How To Be Poor Book Review

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I know I am very much late to reading this book, considering it has been out for a while, but better late than never! Milo shares his experience about becoming poor, which is interesting when you see what his lavish lifestyle used to be. In this book, he shares his tips and advice for people in his situation, or for those looking to have a better spending habit. Through his words, MILO shares how people can become better spenders without losing their sanity. This is a very short and easy read (only 75 pages!), so you can make the time to read this. You can get How To Be Poor off of eBay or Amazon for a few bucks, and I promise you it'll be worth it.


If I'm honest, I was completely shocked when I read Milo's spending habits. I hate to sound so crude, but I thought someone who was so intelligent would have better spending habits. Reading how much he spent on hair care, food, cars, etc., I was thrown off. I like to think I splurge here and there, but not nearly as bad. His spending habits are certainly a "how to not overspend." But at the end of the day, MILO is human, just like us. Can't hate him for his mistakes.

Milo shares his advice on how to get creative on cutting back on bad spending habits, so whatever money you have can be spent wisely. And if anyone would know about learning to cut back, it would be Milo. From choosing your friends wisely to hair care, he covers it all.


Despite being broke, Milo still manages to make you smile with his quips and jokes. His joke about Laura Loomer (then apology) made me laugh. That's one aspect of him I don't think will disappear. There were certain points I found interesting. 

The first was how he said poor people live off the dollar menu at fast food restaurants. Milo stated: "They guzzle down cheap, processed food, and seemingly make restaurant choices based on how many pounds of food they can buy for under $10." I know people who are financially struggling, but eat so unhealthy. They don't do anything to balance that out, or try to cook for themselves. It's like Milo said. You'd think being poor would mean you are thin. My parents were poor, but my mom still cooked every meal for my siblings and I when we were young. Even today, they still use the same methods of meal prep and home cookings.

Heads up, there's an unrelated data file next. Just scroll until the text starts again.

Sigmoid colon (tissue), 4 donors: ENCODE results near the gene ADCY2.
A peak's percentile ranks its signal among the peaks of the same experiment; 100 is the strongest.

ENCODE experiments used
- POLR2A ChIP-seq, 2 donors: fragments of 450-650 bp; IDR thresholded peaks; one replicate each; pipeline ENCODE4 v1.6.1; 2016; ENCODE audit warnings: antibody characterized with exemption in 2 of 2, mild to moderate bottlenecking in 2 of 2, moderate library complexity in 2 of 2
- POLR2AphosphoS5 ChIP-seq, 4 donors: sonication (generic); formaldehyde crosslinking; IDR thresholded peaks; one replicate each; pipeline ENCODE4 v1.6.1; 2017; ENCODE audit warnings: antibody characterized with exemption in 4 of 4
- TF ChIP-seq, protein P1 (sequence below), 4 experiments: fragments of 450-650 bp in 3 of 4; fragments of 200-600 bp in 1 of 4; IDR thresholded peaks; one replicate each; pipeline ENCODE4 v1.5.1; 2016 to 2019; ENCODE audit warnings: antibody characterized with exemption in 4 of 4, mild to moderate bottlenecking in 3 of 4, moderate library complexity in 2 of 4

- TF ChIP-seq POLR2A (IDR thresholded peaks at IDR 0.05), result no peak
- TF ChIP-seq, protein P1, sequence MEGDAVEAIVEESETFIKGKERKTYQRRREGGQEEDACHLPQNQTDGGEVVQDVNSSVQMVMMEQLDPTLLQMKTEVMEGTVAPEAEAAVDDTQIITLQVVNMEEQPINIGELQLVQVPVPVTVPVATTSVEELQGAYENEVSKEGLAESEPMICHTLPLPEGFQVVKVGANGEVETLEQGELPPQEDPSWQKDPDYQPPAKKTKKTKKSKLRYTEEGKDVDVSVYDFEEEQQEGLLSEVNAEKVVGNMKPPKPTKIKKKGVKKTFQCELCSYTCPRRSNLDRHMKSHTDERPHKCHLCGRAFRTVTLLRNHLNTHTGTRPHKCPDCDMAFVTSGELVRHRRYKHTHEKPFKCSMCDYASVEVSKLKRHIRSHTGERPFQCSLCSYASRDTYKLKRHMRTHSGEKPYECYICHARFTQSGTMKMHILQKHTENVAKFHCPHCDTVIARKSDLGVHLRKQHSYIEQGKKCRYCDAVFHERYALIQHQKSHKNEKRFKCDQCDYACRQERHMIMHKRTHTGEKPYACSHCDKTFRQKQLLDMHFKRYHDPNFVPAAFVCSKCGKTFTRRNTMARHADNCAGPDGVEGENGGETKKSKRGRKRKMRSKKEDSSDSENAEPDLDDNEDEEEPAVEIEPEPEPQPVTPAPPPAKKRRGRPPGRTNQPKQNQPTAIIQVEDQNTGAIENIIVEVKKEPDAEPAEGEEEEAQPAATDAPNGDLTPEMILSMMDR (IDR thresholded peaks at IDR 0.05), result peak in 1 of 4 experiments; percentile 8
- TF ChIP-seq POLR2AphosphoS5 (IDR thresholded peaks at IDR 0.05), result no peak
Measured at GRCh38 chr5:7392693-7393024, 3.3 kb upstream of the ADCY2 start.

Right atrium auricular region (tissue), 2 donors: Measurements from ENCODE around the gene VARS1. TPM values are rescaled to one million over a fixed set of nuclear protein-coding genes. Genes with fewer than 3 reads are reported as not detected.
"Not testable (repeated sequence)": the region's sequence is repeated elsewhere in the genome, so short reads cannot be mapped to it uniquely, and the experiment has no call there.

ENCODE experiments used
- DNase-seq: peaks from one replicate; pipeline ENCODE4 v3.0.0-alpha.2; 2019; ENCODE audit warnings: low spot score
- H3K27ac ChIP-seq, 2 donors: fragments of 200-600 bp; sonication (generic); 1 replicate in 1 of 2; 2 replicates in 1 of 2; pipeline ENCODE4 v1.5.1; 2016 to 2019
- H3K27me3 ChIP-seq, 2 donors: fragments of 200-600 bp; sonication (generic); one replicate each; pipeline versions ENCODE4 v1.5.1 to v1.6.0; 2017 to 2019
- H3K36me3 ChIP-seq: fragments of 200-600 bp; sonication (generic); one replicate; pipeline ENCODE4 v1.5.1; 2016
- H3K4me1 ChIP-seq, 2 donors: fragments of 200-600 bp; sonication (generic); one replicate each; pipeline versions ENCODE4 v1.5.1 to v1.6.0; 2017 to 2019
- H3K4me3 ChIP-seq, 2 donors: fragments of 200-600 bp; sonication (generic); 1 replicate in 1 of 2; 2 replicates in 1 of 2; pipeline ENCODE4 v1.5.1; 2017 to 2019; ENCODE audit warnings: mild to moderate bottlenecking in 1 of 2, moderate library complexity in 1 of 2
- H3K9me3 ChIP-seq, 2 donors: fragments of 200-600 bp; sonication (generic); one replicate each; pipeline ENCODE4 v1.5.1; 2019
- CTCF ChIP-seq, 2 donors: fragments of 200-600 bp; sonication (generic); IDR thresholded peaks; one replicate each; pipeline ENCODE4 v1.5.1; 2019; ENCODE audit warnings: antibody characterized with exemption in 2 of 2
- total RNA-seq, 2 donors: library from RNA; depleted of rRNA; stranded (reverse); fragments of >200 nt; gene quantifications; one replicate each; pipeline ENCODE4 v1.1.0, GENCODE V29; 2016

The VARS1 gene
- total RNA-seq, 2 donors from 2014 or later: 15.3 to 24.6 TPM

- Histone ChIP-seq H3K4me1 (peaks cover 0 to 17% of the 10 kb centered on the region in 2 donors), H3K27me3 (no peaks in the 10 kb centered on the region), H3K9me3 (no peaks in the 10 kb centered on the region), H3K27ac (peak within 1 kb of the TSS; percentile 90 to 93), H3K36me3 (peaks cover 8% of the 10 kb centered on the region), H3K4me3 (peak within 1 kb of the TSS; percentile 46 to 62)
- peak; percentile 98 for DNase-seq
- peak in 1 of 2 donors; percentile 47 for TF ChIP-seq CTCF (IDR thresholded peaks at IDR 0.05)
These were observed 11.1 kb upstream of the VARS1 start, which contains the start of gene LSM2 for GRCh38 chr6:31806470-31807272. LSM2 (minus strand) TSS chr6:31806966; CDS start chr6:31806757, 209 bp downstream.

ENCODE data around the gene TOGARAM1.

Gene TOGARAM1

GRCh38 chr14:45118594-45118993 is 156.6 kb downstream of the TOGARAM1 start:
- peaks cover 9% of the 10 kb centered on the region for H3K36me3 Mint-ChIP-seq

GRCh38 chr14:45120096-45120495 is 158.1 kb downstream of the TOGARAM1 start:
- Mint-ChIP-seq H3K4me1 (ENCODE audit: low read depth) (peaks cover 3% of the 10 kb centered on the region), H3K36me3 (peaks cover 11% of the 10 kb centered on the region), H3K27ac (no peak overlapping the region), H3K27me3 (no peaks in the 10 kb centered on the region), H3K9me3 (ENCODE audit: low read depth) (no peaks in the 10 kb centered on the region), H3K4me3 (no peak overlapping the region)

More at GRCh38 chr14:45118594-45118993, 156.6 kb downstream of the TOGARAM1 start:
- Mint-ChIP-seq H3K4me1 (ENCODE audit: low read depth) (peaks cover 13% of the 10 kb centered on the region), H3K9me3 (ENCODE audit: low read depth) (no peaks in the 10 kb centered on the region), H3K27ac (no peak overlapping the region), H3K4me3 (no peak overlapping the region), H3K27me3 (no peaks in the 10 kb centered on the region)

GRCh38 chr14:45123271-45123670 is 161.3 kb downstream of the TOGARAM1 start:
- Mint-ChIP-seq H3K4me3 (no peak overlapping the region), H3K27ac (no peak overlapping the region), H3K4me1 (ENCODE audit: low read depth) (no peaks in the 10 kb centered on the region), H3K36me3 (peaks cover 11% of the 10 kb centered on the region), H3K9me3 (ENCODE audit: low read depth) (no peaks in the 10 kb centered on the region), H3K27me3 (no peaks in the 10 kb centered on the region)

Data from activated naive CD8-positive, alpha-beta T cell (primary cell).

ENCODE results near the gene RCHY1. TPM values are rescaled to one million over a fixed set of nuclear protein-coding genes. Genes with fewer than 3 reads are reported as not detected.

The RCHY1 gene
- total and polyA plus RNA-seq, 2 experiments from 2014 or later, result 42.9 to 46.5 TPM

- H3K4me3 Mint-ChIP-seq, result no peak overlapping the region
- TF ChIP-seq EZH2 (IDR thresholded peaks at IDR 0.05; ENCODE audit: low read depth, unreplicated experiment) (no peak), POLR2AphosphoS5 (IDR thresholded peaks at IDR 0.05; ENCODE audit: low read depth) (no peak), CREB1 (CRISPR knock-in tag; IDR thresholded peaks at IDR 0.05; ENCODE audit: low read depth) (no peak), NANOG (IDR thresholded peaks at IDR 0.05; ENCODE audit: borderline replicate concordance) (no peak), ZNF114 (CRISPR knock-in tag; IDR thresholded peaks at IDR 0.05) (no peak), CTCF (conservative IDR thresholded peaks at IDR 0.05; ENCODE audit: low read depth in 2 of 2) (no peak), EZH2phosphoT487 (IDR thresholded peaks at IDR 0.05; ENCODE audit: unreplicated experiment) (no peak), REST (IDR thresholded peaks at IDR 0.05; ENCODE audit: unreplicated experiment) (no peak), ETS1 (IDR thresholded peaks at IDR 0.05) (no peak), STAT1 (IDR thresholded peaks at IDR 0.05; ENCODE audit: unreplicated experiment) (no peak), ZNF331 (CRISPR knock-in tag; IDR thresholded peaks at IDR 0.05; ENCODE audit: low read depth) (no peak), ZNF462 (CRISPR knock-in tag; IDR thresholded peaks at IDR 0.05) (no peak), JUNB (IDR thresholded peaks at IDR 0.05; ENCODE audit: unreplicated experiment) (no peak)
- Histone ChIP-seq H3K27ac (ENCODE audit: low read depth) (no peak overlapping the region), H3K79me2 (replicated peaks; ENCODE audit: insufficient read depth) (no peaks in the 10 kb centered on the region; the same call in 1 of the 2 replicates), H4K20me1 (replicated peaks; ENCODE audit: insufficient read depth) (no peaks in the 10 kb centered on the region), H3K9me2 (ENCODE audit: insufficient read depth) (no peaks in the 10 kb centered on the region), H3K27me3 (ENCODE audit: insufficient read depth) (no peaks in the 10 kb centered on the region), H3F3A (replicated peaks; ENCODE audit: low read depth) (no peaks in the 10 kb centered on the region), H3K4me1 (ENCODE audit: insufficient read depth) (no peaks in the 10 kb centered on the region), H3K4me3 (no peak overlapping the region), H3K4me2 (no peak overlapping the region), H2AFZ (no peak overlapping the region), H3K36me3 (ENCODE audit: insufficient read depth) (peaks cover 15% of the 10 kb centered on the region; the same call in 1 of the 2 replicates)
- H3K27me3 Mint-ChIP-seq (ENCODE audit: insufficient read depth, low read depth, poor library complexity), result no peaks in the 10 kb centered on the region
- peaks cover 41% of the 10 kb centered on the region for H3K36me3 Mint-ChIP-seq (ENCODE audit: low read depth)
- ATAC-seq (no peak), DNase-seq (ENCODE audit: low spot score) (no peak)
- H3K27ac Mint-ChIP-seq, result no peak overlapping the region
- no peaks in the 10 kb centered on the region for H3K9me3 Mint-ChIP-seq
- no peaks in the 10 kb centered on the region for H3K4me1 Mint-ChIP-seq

It shocks me how people don't try to do better for themselves and just eat out, all day every day. There's nothing wrong with eating out once or twice a week, getting coffee here and there. But you should be balancing out the bad stuff you eat. Let's be honest, you're better off eating home cooked food. At least you know what's in it.

The second point was how Milo makes you think about who your true friends are. Some of your "friends" will only stand by you when you've got something they want. Most of my "friends" in high school only liked me when they needed someone to cheat off of. Most of the "high achievers" wouldn't be there if it wasn't for me! I learned the hard way that these people didn't care about me. I came across a quote by Sarah Ockler that aligns with that chapter on choosing friends: "In your entire life, you can probably count your true friends on one hand." For most people, this rings true. Myself included.

What stood out to me though was in the last two chapters. He gets very personal about dealing with the "shame" of being or becoming poor. I find it intriguing how he is now straight, while in the book he discussed his marriage to John. But reading how he became closer to God didn't surprise me that he had a change of heart. Michael Knowles did a great video discussing this (unlike Blaire White🙄). Here's the link:


This book is definitely a great read. Short and simple, yet holds a hopeful message. He concludes with you can get out of your circumstance if you are willing to put in the work. Don't depend on the government or others to get you out; do it your damn self. Got to give this book 5 stars!! ⭐⭐⭐⭐⭐

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